You will not be able to lift a veil of negative energy overnight… like any worthwhile endeavour this will take time, and with it – patience. Promise to yourself that you will get out of bed every morning to work on moving on from those shadows. Keeping in mind to move one day at a time, you will soon arrive at a point – a month, 6 months, or a year from now, where you wake up feeling as though you’re out of the woods and you can finally see the sun. This is an unforgiving time, and every minute of every day you will feel a pull toward depression, or a pull toward anxiety in the next moment. As ironic as it sounds you will want to retreat to your rut. Fight the feeling. You will feel it because it is easier to do so than try to grow, to become the best version of YOU. When those thoughts come to mind remember this prayer:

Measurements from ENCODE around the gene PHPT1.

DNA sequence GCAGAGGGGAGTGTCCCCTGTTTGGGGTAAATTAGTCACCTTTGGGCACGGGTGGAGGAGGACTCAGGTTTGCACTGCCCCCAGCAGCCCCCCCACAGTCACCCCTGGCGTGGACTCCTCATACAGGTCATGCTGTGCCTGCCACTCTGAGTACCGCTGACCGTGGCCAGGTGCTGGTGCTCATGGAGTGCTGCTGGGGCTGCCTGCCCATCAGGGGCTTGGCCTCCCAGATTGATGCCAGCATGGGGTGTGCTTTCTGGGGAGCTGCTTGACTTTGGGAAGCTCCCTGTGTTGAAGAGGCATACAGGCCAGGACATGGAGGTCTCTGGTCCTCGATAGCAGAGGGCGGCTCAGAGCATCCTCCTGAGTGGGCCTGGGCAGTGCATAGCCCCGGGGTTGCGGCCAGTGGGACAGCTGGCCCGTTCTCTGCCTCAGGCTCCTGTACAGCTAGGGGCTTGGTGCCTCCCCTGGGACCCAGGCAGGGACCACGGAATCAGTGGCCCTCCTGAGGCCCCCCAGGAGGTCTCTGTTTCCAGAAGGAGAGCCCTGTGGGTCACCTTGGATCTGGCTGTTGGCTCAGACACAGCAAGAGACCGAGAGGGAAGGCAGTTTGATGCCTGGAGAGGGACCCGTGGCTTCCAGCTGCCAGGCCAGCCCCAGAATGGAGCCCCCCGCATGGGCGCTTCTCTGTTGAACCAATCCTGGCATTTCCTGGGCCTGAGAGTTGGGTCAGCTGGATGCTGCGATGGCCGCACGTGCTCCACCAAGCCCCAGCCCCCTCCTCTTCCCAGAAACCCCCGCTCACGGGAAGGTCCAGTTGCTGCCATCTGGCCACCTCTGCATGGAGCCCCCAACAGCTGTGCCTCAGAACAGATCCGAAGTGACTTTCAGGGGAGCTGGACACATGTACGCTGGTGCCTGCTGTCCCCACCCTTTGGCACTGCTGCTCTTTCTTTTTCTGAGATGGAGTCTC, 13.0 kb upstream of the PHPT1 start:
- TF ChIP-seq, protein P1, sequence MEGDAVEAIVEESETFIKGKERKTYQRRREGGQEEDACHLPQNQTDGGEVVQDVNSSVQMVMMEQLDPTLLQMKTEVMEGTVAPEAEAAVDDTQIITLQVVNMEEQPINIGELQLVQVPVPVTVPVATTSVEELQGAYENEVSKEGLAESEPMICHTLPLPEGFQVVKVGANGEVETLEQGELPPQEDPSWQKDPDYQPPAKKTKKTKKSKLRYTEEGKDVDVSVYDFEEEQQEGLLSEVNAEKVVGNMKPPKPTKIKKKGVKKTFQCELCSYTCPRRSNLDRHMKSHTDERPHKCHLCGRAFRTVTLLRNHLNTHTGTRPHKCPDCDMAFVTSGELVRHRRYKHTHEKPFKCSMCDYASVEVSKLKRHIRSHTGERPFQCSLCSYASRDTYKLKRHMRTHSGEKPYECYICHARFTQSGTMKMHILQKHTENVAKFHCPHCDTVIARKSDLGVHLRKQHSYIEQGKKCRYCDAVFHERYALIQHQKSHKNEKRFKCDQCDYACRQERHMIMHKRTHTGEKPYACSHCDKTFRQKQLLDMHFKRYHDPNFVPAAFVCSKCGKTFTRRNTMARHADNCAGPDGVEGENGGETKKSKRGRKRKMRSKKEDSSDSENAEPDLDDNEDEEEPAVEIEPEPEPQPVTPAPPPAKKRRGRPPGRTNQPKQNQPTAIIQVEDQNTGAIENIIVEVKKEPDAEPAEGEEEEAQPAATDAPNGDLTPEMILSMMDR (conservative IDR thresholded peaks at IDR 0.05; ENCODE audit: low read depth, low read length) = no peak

God, grant me the serenity to accept the things I cannot change,
The courage to change the things I can,
And the wisdom to know the difference. 
Remember that thought is one of the only aspects of your life that you can completely control and can therefore change. Manage that and you will manage your situation for the better…
Saved By the Bell
The academic year wasn’t ending fast enough, and the strike wasn’t helping the situation - it had become a long winter. Luckily summer came just at the right time for me to recharge.
Over the summer of 2015 I had continued working in clinical research as well as more specific patient care with an independent clinic. I had also went back to camp as a camp counsellor (missed the previous year due to summer classes and other work related responsibilities – which I inevitably regretted) and truly enjoyed connecting with old friends and working with kids in an effort to aid their personal growth.